On, The Long View podcast, Sallie Krawcheck said, “Our rival is cash and inertia, that’s our biggest competition.”

The crucial idea from Zero to One is to not compete because competition makes a difficult situation more so. Competition aversion is why some buy boring businesses.

Once there’s another entity, the market mechanism incantation summons the invisible hand and cranks into gear competition. Great for consumers, bad for producers.

A business can avoid this by following Bob Moesta’s JTBD framework. Non-consumption, Moesta says, “is buried in everyday life and you have to dig for it.” Because people aren’t using a form of this product, they don’t know what they want, and it’s why Moesta and his crew conduct the scope of interviews they do. It’s hard to find this stuff. It’s why Steve Jobs said he doesn’t ask people want they want.

When Krawcheck started Ellevest in 2015, she would have seen a lot of different investing options. There were many competitors with many features. She could have focused on a metrics like cost per trade, minimum balance and so on. But instead of looking at the easy-to-see things, she focused on the hard to see one: non-consumption.

Business is difficult. One way to make it less so is listen to people who aren’t customers and find which job they need done.

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Average Lies

“Often an average is such an oversimplification that it is worse than useless.” – Darrell Huff, How to Lie with Statistics.

We don’t really think about averages. The average hospital costs for hepatitis A was $16,000 in 2017. The average student loan debt for North Carolina residents is $36,000. The average American says they’ll spend $142 on Valentine’s gifts. Men, on average of course, say they’ll spend more than women.

For some things in life, average is fine. When my daughters were born, the hospital gave us a growth chart for their height and weight. It showed deciles and right in the middle was average. Growth charts are simple. Height. Weight. Plot. On chart meant on track, physically at least.

Now my daughters are twelve and ten and wow how things changed. New parents can track their child’s sleep, diet, movement—bowel or otherwise. And it’s not just parents. Everyone can track their taken steps, hours slept, and Spotify streams.

With technology, counting is easier.

With counts, averaging is easier.

Numbers are tools. Rather than bartering bananas for bread we have dollars and cents. With numbers, stores count their bananas bundles. With numbers, people have balanced budgets.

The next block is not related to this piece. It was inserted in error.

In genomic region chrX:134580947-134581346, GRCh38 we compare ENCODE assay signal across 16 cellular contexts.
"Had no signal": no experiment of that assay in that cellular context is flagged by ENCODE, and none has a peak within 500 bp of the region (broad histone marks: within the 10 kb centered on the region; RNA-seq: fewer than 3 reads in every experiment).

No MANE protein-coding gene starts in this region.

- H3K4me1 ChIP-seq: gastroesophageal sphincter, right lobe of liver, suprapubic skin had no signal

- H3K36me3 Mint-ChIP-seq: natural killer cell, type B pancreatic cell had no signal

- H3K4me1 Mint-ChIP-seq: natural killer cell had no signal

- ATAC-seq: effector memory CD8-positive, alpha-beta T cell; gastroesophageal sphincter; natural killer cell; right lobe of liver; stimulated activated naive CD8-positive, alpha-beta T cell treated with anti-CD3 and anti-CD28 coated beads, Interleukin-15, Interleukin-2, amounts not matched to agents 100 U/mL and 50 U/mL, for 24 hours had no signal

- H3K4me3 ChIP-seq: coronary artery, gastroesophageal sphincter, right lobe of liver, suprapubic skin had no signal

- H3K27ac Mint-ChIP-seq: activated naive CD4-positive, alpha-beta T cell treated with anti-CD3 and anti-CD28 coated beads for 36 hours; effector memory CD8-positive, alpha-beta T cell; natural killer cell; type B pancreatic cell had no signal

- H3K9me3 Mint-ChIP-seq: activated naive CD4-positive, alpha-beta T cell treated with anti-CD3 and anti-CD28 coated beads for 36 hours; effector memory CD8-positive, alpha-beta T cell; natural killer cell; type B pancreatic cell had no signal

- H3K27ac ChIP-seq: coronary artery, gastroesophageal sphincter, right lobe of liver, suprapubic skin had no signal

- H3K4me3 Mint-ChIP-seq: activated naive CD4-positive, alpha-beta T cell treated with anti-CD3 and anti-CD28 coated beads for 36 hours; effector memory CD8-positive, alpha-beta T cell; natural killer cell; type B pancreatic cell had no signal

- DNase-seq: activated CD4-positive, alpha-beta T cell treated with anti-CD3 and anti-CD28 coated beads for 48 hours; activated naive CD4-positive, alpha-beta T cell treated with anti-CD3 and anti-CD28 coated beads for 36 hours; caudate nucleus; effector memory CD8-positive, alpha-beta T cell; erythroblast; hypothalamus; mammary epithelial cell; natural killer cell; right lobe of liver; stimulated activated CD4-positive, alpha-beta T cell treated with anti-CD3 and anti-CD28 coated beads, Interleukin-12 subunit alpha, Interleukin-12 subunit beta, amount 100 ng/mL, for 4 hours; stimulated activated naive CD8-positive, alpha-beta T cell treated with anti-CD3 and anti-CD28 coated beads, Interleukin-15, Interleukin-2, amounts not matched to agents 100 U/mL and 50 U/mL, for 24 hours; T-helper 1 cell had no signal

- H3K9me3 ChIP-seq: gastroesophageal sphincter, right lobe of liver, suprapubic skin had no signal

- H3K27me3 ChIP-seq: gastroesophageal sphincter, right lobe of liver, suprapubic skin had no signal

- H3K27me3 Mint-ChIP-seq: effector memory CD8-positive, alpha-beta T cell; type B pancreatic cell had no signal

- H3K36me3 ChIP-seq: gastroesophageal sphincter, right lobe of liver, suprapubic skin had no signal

Numbers are tools. Like other tools, they take practice with feedback to build proficiency. I’m much more careful with the occasional use of power tools than the regular use of a chef’s knife. Numbers are like that. Well practiced and well used, numbers are a unique and powerful tool.

An example of numbers telling another story was the sabermetrics revolution in baseball. Smart teams realized that walks are better than hits, and that walks cost less to buy. Worth more, cost less. It’s like the successful Miller Lite advertising campaign: ‘tastes great, less filling’.

Decades later, sabermetrics happened in basketball with the insight that making one-third of three-point shots was the same as making one-half of two-point shots. Life, like sports, uses numbers more.

Numbers, though hidden in code, will become more prevalent in life and more important. 

Average, as numbers go, is often abused. This is due to many reasons, but just like technology has reduced the cost of tracking a baby’s bowel movements, average is used because the cost is low. It’s sixth-grade math. And it can hide important nuances.

For example, the average student loan borrower owed $28,000 in 2016. If we dig a bit deeper we find:

  • The median debt was $17,000.
  • The median for two-year degrees was $10,000.
  • The median for a four-year degree was $25,000.
  • One-in-four borrowers owed less than $7,000.
  • Only 7% of borrowers owed more than $100,000.

Those details are often omitted from the story. One poll showed that people viewed median debt of $17,000 as the “least bad figure about student loans”. Life is nuanced but numbers are not. Framed influences the way numbers are understood.

Thanks for reading.

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Tools for the internet

One of the challenges of an internet world is reading enough (and the right stuff), missing out, or failing to find that one thing. One solution is to maximize volume. Be online. Enable push notifications. Refresh.

One framing for our internet world is the world of Thoreau. Cal Newport advocates for Deep Work. This approach asks questions like are smartphones necessary anymore and argues for individual focus.

Vekatesh Rao writes against ‘waldenponding’ and explained the idea to Russ Roberts:

“but somewhere on the spectrum of being very online to being completely offline by Waldenpond, any measure of retreat along that axis is what I call Waldenponding. And the pieces I have been sort of developing as sort of a critical pieces advocating against that. There, I argue that Waldenponding is actually a bad thing and it’s sort of a misframing of a problem. It’s the wrong response to the, whatever is going on there; and there’s more effective ways of engaging with digital technology.”